Film: Does this man think he's God? - Arts and Entertainment - The Independent

Film: Does this man think he's God?

Fundamentalists are unlikely to enjoy David Cronenberg's eXistenZ but he can't see why. He thinks he and they have a lot in common. 'I understand Rushdie: "The Satanic Verses" was Imax and "Crash" was Super-8'

There are many memorable moments in the new David Cronenberg film, but there is one that will endure for ever in the annals of homosexual panic. The improbably handsome Brit-pack poster-boy Jude Law is preparing to have a "bio-port" fitted. The bio-port is a human power-socket at the base of the spinal column, which can be connected via a fleshy umbilical chord to a mutated amphibian pod. This pod directs the strange game called eXistenZ - fusing its own intelligence with those of the game-players, it delivers them to another level of reality. Law's character, Ted Pikul, is apprehensive about the port-fitting procedure.

"I have this phobia," he admits," about having my body penetrated surgically."

Observing Willem Dafoe approaching the base of Law's spine with a gigantic hole-punch, the audience cannot help but share his anxiety. The frisson that results - a beguiling hybrid of fascination and repulsion - is the archetypal Cronenberg effect.

The Canadian writer-director has been patrolling the border country between arousal and nausea for more than 30 years now (his hour-long debut, Stereo, was first screened in his homeland in 1969). The single-mindedness with which he has done this is the subject of much speculation.

Some call him a prophet. Cronenberg's films certainly seem to anticipate many of the most unforeseeable developments in modern life - from the Aids virus in Shivers and Rabid, to Noel's House Party in Videodrome and the career of Eileen Drewery in Scanners. However, the director himself has "too much respect for the element of the unknown" to believe prophecy to be either possible or worthwhile.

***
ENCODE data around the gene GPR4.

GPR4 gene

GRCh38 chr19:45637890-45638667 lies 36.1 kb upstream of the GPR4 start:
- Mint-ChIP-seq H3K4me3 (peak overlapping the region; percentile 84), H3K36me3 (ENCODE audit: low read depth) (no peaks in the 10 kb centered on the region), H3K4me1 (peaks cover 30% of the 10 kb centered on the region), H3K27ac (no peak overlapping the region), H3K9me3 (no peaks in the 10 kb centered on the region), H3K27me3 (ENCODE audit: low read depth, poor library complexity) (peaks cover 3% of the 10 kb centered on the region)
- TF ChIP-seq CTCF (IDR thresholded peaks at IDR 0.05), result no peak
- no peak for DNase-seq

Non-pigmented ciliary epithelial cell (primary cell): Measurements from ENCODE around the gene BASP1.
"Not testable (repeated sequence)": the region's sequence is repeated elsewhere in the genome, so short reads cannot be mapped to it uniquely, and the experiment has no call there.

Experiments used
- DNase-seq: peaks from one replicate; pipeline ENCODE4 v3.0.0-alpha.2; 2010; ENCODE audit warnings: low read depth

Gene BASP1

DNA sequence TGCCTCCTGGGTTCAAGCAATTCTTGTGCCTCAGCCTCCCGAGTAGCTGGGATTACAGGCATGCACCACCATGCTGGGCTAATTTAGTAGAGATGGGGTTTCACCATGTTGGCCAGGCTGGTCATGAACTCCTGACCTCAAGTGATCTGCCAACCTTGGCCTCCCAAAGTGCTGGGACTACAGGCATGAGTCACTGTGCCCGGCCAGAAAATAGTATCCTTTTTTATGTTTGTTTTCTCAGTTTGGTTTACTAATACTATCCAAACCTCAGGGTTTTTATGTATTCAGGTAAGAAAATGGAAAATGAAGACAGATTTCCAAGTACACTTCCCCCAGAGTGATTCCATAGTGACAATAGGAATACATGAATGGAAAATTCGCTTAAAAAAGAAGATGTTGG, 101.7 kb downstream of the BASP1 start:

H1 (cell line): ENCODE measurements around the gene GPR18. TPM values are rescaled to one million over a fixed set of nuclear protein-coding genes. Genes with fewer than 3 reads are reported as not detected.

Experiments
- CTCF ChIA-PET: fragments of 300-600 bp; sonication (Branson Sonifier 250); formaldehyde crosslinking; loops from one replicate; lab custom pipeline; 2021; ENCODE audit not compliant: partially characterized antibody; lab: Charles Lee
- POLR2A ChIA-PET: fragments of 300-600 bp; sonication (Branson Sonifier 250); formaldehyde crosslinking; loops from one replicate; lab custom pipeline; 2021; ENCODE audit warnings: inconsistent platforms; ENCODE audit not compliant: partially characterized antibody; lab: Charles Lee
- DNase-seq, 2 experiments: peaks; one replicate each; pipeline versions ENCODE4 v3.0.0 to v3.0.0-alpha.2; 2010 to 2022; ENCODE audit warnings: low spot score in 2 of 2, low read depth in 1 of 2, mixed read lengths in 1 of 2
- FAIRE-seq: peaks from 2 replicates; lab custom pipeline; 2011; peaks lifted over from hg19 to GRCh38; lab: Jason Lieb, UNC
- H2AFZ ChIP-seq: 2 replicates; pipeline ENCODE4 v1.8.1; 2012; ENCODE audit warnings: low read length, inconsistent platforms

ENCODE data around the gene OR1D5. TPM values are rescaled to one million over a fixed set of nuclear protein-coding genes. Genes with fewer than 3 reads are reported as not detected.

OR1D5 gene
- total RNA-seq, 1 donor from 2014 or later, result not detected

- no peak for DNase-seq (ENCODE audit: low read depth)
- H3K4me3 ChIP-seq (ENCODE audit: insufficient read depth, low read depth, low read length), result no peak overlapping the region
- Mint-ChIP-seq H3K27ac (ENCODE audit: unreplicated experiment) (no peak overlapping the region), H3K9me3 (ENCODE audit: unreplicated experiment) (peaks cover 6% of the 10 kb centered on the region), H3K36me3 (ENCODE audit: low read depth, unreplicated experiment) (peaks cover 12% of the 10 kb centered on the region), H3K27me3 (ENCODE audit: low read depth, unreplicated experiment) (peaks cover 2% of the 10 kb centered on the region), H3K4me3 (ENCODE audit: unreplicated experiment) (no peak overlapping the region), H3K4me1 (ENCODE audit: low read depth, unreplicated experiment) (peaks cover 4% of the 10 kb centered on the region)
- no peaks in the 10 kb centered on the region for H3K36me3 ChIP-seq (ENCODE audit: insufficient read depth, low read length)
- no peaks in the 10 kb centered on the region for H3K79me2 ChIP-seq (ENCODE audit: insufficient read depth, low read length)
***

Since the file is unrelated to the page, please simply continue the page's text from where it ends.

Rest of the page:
Biographical determinists bring up the early death of his father from a horrible wasting disease that meant his bones lost the ability to process calcium. Cronenberg admits to the inevitably dramatic impact of that event, but points out that his film career was already well under way by the time it happened.

"In terms of portrait of the artist, forget it," he says firmly. "I was born knowing this stuff."

In person, David Cronenberg is a cerebral but far from geeky presence. Now 56 years old, the man who once observed: "Decay might as well be what you want, because it's what you're going to get" shows no outward sign of physical deterioration. In fact he looks downright chipper. Perhaps he is enjoying the contrast with his last promotional visit to Britain, when the Daily Mail was camped on his doorstep, proclaiming Crash to be the end of civilisation. This time round, things are looking much more propitious.

You might say eXistenZ was the David Cronenberg film for people who don't normally like David Cronenberg films, if that didn't risk alienating his fan base, who will undoubtedly love it too. Either way, it feels like the most complete piece of entertainment he has ever made. Did he know when he was making it how appealing it was going to be?

"I knew it was maybe a little more accessible than some of my other movies, but the film I started to write was not the one I ended up making."

Early drafts of eXistenZ's script did not, in fact, contain the game that ended up supplying the main body of the film. The original plan - which was inspired by a conversation with Salman Rushdie - was to focus on the central conceit of a female game-designer being pursued, using the game itself as "an elegant tease" and concentrating on "how an artist on the run dealt with being condemned to death".

What changed his mind?

"By page two I was desperate to find out what the game was, and I thought: 'If I feel that way, the audience will. How can I deny them?'"

This spirit of enquiry, of wanting to show things that would otherwise remain unseen, has always been fundamental to Cronenberg's idea of film- making, from the vertical slit that opened up in James Woods's stomach in Videodrome to Jeremy Irons's selection of gynaecological instruments in Dead Ringers.